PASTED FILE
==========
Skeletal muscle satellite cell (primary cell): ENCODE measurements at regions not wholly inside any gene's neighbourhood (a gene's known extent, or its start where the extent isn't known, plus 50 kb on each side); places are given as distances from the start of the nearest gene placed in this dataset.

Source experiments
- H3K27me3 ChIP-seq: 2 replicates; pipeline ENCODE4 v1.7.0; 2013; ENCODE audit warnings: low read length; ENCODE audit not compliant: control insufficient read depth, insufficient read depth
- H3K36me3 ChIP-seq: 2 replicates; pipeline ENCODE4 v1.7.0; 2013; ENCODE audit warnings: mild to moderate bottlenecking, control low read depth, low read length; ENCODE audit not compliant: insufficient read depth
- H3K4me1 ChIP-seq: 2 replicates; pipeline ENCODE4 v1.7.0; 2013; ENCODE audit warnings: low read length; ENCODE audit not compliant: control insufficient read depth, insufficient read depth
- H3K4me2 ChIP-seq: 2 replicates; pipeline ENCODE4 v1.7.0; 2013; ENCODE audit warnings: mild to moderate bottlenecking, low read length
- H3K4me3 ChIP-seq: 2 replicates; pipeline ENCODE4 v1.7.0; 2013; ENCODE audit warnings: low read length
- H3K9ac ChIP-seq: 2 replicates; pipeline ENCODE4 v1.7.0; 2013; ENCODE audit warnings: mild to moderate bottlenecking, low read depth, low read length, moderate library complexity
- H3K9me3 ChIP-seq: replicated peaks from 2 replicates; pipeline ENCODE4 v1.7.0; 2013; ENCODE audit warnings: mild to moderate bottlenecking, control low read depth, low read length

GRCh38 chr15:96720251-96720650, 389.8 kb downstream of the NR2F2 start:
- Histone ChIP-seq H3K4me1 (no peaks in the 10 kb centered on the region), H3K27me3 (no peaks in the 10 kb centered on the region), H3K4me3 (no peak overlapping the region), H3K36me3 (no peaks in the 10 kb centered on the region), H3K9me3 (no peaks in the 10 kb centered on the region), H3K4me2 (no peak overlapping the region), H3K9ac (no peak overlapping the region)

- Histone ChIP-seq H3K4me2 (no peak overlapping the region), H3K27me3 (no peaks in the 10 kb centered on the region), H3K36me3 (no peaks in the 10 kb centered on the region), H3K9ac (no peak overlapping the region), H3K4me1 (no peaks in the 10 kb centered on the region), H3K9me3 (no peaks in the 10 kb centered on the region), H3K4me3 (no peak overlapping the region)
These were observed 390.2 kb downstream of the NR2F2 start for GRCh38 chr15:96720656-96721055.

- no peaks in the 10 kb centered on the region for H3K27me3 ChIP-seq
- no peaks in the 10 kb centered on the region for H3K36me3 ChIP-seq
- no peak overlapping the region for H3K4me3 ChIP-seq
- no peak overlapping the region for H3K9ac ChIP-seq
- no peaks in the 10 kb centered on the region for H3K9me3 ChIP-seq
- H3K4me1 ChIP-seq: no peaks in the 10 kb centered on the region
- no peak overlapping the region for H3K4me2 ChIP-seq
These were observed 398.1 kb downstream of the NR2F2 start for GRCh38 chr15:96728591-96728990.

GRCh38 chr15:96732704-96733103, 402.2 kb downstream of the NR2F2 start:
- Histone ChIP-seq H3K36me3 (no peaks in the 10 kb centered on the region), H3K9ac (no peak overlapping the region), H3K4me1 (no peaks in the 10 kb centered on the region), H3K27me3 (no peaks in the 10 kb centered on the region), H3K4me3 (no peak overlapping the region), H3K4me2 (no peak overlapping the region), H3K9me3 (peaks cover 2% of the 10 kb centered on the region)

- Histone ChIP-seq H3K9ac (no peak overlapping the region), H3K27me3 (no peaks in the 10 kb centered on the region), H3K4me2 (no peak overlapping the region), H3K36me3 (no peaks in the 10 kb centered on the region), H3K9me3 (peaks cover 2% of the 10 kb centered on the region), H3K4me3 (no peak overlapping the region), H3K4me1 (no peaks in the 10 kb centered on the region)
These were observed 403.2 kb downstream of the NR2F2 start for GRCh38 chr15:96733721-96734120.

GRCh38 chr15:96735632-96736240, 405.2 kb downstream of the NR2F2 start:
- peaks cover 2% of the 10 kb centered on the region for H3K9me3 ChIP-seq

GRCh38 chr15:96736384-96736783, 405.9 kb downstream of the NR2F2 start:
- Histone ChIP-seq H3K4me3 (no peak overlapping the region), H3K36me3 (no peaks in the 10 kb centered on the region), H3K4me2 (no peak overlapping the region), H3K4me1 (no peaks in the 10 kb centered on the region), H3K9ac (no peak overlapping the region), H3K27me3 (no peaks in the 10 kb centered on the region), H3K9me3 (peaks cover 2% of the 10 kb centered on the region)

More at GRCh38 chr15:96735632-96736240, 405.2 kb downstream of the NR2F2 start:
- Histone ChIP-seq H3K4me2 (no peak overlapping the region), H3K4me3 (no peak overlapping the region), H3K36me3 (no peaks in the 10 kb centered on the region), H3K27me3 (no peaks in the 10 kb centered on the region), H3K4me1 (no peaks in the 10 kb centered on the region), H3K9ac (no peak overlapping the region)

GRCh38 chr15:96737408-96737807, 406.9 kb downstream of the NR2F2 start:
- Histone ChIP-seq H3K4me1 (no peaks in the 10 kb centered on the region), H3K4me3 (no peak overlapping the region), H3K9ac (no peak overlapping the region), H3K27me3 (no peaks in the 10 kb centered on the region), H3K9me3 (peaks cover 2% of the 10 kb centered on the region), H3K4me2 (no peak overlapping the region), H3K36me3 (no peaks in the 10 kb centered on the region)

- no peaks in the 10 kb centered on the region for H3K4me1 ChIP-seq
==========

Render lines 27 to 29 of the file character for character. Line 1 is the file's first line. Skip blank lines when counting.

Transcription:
- peaks cover 2% of the 10 kb centered on the region for H3K9me3 ChIP-seq

GRCh38 chr15:96736384-96736783, 405.9 kb downstream of the NR2F2 start:
- Histone ChIP-seq H3K4me3 (no peak overlapping the region), H3K36me3 (no peaks in the 10 kb centered on the region), H3K4me2 (no peak overlapping the region), H3K4me1 (no peaks in the 10 kb centered on the region), H3K9ac (no peak overlapping the region), H3K27me3 (no peaks in the 10 kb centered on the region), H3K9me3 (peaks cover 2% of the 10 kb centered on the region)